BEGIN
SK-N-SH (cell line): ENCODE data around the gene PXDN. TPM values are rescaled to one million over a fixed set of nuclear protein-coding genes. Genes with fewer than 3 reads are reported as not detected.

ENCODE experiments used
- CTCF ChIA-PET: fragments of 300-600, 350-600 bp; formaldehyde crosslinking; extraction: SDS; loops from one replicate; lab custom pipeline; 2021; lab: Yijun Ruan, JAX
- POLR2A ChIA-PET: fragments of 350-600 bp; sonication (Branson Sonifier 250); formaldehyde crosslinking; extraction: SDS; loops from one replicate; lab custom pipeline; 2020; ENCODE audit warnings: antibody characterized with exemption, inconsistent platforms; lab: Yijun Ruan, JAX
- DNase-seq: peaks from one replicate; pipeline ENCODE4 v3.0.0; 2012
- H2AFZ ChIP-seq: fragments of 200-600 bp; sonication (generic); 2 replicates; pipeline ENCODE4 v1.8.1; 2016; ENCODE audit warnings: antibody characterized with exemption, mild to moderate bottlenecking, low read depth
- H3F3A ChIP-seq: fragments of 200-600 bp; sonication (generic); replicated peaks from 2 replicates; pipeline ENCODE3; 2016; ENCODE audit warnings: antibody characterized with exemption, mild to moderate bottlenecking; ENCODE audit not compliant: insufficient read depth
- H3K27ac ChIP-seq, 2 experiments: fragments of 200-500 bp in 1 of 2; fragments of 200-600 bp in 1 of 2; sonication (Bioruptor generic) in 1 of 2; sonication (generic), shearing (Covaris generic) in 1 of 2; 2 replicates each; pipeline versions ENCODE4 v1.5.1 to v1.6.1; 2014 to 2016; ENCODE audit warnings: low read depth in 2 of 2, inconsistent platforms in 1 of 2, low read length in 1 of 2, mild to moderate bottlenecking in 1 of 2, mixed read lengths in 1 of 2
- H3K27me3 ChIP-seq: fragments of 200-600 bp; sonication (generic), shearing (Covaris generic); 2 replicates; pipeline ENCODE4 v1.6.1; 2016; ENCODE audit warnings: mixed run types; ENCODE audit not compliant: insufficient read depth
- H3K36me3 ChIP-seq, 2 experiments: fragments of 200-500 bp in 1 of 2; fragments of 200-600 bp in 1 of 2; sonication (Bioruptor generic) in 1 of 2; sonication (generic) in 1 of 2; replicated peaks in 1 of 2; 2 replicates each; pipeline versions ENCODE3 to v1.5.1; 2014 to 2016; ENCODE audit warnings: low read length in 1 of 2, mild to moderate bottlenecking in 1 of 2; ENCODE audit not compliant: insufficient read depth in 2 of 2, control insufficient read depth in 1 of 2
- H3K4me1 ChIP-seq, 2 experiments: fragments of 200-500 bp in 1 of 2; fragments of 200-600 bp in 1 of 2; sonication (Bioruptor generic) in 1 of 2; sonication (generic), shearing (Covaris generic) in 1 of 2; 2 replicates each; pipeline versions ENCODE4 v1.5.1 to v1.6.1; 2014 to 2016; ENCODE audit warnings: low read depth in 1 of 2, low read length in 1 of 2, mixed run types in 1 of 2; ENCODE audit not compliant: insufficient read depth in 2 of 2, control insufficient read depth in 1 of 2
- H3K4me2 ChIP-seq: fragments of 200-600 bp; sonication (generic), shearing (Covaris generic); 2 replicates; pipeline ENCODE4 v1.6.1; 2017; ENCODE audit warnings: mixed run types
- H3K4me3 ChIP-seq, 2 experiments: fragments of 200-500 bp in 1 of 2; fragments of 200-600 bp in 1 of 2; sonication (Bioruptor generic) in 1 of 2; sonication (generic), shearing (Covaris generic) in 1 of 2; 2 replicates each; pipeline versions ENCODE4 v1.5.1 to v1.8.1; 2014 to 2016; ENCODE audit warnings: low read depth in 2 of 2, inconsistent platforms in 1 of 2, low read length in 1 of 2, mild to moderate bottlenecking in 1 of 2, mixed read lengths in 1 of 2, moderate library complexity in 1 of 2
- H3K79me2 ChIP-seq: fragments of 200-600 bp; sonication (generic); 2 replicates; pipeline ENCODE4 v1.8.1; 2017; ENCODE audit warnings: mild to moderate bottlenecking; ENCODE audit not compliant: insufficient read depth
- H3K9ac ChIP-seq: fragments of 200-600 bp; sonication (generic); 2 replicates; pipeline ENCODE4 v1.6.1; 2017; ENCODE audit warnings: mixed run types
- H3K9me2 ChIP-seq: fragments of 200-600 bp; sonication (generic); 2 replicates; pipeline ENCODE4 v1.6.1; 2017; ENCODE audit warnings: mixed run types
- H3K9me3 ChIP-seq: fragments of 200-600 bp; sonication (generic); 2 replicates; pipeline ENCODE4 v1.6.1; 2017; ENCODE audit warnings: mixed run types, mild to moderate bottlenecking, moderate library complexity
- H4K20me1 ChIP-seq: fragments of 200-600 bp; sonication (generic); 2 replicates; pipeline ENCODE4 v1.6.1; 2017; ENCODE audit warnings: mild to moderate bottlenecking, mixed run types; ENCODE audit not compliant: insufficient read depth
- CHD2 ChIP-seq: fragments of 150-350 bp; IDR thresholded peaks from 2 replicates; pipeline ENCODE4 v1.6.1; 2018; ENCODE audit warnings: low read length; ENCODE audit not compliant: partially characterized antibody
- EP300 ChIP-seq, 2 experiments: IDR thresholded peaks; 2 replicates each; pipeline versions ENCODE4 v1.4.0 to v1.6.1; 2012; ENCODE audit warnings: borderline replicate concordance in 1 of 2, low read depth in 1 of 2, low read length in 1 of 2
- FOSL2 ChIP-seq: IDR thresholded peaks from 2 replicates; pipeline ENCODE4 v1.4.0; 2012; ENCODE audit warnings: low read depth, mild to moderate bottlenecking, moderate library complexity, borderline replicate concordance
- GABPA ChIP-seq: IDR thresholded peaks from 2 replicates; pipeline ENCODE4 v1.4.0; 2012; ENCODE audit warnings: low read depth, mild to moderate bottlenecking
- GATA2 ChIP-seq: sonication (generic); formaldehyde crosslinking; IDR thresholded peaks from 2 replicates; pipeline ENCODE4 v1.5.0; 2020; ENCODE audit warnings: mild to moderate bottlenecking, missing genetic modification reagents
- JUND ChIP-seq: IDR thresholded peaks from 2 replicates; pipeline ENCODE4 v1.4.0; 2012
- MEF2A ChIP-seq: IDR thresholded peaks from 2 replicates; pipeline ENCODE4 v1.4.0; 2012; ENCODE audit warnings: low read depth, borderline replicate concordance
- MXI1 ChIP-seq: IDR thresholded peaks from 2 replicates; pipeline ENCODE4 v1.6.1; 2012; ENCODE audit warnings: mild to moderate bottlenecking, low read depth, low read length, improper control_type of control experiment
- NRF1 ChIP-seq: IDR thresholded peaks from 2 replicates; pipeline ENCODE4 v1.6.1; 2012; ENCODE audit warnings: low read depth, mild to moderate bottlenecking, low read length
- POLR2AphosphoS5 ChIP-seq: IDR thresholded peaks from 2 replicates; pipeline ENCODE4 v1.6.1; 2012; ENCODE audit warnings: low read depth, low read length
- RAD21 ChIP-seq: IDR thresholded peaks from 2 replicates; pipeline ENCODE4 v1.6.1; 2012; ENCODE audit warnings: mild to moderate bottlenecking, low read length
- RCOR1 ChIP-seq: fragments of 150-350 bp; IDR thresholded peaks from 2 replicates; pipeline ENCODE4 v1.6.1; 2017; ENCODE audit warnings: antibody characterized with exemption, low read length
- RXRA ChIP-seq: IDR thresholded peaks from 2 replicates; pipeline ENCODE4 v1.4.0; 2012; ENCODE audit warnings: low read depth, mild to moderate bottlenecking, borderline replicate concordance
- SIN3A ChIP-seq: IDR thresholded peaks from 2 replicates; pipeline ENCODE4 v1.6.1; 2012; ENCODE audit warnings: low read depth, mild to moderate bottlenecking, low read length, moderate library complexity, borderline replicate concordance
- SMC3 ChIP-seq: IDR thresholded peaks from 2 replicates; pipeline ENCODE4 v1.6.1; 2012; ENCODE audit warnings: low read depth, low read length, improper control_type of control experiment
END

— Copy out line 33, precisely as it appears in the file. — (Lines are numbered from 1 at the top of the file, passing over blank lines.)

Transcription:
- SMC3 ChIP-seq: IDR thresholded peaks from 2 replicates; pipeline ENCODE4 v1.6.1; 2012; ENCODE audit warnings: low read depth, low read length, improper control_type of control experiment